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RCI calls for elimination of drugs and medication

March 28, 2011

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Both the outgoing and incoming Chairmen of RCI challenged the racing industry and member regulators to embrace a strategy to phase out drugs and medication in horse racing.
Outgoing RCI chair Dan Hartman of the Colorado Racing Commission said that “a five-year phase out is reasonable to bring North American racing policies in line with what is going on in other parts of the world like Europe and Hong Kong.” Hartman said that a phased approach would give horsemen and owners sufficient time to adjust to the change.
RCI’s new chair, William Koester, the chairman of the Ohio State Racing Commission, said, “Today over 99 percent of Thoroughbred racehorses and 70 percent of Standardbred racehorses have a needle stuck in them four hours before a race. That just does not pass the smell test with the public or anyone else except horse trainers who think it necessary to win a race. I'm sure the decision makers at the time meant well when these drugs were permitted, however this decision has forced our jurisdictions to juggle threshold levels as horseman become more desperate to win races and has given horse racing a black eye.”
These comments mark a major departure from regulatory policy that has been based on allowing traces of medication and a move toward enacting a policy of zero tolerance.
RCI president Ed Martin said the membership gathering in New Orleans last week was largely receptive to a major overhaul of medication policies.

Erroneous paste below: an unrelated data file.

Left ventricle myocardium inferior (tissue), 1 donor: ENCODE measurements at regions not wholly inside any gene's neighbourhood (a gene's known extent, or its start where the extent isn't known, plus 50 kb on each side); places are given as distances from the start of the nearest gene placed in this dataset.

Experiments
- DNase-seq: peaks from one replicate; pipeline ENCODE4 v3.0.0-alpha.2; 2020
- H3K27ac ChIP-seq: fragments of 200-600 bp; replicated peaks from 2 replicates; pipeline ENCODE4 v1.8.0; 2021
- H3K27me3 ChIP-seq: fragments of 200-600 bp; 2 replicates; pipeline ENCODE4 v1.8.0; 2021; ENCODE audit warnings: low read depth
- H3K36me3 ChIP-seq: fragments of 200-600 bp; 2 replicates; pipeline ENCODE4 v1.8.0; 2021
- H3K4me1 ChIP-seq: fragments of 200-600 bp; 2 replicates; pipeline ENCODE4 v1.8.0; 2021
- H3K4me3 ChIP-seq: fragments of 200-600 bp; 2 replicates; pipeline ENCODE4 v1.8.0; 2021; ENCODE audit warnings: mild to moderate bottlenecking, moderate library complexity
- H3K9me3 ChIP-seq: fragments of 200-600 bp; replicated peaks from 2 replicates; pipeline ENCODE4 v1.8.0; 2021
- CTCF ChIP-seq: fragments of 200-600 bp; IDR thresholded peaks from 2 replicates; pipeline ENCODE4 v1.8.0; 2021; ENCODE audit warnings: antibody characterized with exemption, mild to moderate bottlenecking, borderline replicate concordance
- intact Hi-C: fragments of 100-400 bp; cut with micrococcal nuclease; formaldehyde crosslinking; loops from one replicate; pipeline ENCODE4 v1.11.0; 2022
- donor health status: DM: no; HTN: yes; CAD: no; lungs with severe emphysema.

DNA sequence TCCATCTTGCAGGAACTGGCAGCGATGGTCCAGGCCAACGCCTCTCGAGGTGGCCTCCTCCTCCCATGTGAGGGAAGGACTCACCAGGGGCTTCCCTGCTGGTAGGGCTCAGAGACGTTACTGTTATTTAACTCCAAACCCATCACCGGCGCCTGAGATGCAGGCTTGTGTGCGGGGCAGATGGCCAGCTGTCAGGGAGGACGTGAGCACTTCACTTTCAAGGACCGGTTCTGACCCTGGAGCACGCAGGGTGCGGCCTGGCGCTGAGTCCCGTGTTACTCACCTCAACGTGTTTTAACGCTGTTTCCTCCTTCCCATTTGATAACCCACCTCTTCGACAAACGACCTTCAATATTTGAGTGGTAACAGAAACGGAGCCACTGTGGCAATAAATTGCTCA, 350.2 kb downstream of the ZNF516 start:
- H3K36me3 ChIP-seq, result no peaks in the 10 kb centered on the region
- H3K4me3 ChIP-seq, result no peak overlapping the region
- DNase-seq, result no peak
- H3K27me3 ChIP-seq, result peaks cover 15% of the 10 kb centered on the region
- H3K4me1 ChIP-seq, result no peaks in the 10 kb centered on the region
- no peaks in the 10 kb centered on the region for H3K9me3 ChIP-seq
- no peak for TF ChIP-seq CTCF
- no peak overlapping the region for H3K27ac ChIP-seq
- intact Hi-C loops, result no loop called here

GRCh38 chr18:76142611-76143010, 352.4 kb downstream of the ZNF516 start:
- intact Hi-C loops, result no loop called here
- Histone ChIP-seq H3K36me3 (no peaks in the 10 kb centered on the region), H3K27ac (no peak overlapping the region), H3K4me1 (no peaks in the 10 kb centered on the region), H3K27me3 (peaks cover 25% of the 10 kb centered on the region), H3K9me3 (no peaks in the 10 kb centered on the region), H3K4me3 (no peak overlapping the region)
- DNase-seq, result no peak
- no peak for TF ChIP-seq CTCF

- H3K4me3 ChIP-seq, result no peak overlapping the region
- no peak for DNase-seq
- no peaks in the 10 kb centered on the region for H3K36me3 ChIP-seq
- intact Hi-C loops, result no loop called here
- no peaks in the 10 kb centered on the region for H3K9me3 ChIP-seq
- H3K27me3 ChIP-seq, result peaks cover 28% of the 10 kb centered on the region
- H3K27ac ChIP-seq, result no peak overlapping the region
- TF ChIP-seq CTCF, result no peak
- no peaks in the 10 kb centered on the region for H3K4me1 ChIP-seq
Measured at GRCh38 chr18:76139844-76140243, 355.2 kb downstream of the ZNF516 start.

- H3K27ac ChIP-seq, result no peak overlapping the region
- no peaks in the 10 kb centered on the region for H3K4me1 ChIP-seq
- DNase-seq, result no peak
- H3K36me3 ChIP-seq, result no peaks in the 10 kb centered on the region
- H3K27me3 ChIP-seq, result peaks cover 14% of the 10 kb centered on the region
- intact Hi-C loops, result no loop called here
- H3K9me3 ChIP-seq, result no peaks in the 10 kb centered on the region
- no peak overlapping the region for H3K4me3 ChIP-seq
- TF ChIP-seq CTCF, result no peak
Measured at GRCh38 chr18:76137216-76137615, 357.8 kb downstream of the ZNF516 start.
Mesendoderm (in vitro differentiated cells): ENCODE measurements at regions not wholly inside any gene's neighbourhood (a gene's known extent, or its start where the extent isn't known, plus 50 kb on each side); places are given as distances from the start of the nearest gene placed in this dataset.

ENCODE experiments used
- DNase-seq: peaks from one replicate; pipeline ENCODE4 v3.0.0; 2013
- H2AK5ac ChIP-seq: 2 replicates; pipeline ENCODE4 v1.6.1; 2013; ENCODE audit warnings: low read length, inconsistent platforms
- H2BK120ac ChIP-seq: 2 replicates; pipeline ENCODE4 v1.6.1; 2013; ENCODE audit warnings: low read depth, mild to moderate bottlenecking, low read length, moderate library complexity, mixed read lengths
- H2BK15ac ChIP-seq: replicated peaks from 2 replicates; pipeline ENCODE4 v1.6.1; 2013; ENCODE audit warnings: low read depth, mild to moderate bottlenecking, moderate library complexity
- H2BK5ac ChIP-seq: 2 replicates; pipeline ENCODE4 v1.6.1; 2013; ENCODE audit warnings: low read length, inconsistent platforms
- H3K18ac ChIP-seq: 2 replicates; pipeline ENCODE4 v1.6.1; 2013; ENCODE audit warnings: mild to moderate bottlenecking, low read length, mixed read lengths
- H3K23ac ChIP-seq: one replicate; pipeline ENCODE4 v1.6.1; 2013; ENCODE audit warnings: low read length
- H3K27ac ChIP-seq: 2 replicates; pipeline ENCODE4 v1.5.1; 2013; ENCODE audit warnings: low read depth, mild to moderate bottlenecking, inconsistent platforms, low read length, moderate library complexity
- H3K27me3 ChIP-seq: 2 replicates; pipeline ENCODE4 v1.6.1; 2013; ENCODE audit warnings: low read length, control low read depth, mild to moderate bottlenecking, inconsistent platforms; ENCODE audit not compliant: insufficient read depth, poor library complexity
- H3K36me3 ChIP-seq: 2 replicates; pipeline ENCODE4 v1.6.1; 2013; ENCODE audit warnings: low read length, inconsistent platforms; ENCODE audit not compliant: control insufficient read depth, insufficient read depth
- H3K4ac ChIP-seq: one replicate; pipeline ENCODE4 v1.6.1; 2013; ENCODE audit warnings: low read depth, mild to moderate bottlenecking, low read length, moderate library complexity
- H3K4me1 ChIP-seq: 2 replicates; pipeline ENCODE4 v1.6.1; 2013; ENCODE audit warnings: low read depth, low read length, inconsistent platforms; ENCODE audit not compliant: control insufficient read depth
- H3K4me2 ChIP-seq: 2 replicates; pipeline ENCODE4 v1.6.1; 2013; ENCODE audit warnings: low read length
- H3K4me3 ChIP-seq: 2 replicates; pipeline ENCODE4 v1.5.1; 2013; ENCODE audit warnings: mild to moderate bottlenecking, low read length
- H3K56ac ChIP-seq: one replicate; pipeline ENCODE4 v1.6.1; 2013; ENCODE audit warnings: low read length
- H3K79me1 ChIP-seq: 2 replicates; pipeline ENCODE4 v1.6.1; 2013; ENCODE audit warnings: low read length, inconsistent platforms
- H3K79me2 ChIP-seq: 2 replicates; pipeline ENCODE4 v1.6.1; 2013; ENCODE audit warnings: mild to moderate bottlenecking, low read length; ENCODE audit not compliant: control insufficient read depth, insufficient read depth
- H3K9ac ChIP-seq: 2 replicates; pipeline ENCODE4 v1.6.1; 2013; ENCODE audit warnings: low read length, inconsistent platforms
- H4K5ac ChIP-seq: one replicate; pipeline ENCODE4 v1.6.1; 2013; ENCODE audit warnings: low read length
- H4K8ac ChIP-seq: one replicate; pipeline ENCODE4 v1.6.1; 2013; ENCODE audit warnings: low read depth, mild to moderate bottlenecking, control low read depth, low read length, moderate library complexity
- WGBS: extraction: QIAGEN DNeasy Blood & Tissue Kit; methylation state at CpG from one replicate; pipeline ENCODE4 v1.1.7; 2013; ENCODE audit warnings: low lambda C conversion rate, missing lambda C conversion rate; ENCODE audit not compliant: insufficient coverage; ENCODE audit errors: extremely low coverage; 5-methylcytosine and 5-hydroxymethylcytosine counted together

Koester noted that “change is inevitable” and called for the association “to take the moral high ground and implement drug rules that mirror the racing in Australia, Dubai, Europe, Hong Kong, and even Russia.”
“If you follow horse racing, you probably heard of the names Well Armed, Curlin, Invasor, Roses in May, Pleasantly Perfect, Captain Steve, Silver Charm. and Cigar. Eight of the last 16 winners of the Dubai Cup were from North America and ran drug free. It can be done,” Koester said.
In recent years RCI has based its medication policies largely on recommendations from the Racing Medication and Testing Consortium (RMTC).  A shift toward “zero tolerance” would mark a departure from that practice and a major change for trainers.
Hartman concluded his remarks by telling the RCI members, “we regulators are the only voice in racing for the animals and betting public. It’s time we raise the bar in service to both.” (RCI)
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